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					Integumentary AKA Skin
Introduction
 Skin comprises the largest organ system in
  the body
 Weighs approximately 17 Kg
 Takes up 2.0 square meters
Functions
 Regulates body temp.
 Acts as an extretory organ
 Stores chlorides
 Manufactures vitamin D which is essential
  for the mineralization of bones and teeth
 Serves as the most extensive and varied of
  the sense organs – high concentration of
  sensory receptors, especially where this is
  critical – lips, finger tips
The Envelope
 Prevents the loss of essential host constituents or
  the entry into the host of toxic physical, chemical
  and microbiotic agents
 Properties go beyond a mere envelope
   – Is waterproof and prevents the evaporation and escape
     of tissue fluids
   – Becomes thick when subjected to rough treatment
   – Fastened down where most likely to be pulled off
   – Has friction ridges to lessen slippage – e.g., finger tips
Anatomy
 Non-Homogeneous
 Large differences in form, color, and
  consistency in various parts of the same
  body
 Three distinct types of tissue – epidermis,
  dermis, and subcutaneous
Epidermis
 Ectodermal embryonic origin – two basic layers –
  superficial and deep
 Two main cell types are Melanocytes or pigment
  cells and Karatinocytes or epithelial cells
 Superficial layer is called the Stratum Corneum
   – Dead layer, less than 1 micrometer thick
   – Consists of several strata of dry, flattened, scaly cells
     without visible nuclei
   – The surface cells are perpetually being rubbed away
     and replaced by cells from the next layer – the
     Germative layer
Epidermis
Epidermis
Germative Layer
 AKA Basal Layer
 This layer is living
 Cell division occurs here and the cells
  biochemically and functionally mature as they
  ascend through the more superficial layers
 Elapsed time from the cell division to shedding is
  at least 4 weeks – in abnormal states such as
  psoriasis = may turn over in 4 days
Dermis
 Has a mesodermal embryonic origin,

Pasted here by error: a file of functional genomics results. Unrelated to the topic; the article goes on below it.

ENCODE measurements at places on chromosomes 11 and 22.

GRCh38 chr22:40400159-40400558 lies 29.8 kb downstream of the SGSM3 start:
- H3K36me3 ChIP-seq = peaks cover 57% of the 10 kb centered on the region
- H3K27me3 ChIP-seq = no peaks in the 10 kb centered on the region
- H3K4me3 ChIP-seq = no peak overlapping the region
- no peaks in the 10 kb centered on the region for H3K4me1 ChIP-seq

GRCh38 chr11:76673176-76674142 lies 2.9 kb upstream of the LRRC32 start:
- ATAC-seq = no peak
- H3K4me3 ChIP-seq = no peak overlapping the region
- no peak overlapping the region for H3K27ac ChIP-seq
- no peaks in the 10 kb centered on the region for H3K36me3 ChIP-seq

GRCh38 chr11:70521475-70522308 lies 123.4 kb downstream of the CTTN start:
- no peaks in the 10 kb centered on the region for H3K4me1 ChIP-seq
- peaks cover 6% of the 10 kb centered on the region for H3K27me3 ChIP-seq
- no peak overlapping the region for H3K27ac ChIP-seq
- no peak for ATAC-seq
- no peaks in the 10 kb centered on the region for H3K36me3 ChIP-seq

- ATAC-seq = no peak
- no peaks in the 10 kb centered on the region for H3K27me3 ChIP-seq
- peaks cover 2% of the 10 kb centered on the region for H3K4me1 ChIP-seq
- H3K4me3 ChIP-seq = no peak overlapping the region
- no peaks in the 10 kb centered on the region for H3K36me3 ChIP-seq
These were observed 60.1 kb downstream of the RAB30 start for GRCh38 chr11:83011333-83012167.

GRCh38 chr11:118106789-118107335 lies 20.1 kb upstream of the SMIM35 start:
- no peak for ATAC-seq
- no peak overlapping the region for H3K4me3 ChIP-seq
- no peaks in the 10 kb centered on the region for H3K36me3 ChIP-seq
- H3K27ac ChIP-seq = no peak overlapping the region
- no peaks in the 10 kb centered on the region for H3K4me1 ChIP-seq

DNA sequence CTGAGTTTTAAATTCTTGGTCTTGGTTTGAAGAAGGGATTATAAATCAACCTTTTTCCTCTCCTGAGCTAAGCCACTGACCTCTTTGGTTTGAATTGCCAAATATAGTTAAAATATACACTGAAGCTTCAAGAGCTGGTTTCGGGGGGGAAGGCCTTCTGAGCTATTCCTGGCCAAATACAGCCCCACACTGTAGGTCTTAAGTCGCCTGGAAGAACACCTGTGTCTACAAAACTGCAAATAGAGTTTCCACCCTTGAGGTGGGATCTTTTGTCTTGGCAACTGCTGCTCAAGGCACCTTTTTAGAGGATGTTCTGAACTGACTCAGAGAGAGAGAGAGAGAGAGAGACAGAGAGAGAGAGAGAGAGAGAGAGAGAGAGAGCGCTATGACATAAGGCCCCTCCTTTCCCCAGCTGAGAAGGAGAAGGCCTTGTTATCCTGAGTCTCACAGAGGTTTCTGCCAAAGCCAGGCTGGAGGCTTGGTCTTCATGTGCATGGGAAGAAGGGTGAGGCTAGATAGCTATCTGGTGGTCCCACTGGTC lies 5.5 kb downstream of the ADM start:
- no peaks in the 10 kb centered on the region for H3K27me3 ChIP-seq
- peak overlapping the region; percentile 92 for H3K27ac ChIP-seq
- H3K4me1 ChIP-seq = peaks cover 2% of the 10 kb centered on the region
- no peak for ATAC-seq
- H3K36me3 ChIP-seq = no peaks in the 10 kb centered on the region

similar to CT
 Primarily made up of collagen, elastin, and
  reticulin fiber
 Dermis accounts for 5% of body mass
 The outer aspect of dermis nearest to the
  epidermis is called the papillary dermis –
  rich in nerves, vessels, and various sensory
  receptors
Dermis
Dermis
 The deeper dermis is called the Reticular
  Dermis that contains the cutaneous vascular
  network
 These vessels subserve the
  thermoregulatory functions
 Also, there are more neuroreceptors and
  lymph glands
Subcutaneous Tissue
 Deep to dermis
 Fatty structure of various thickness
 Functions as a thermal barrier and
  protective cushion
 AKA superficial fascia or tela subcutanea
Subcutaneous Tissue
Skin Color
 Due primarily to melanin, a pigment in the
  epidermis and to carotene, a pigment in dermis as
  well as the blood in the capillaries of the dermis
 Melanin is synthesized in cells called melanocytes
  – found in basal layer
 Number of melanocytes is essentially the same in
  all races. Therefore, differences in skin color due
  to the amount of pigment the melanocytes produce
  and disperse
 When skin is exposed to ultraviolet radiation –
  enzymatic activity is increased and both the
  amount and darkness of melanin increase and the
  skin darkens as a protective measure
Sweat Glands
 Two types – eccrine and sebaceous
 Eccrine – produce watery sweat that reaches the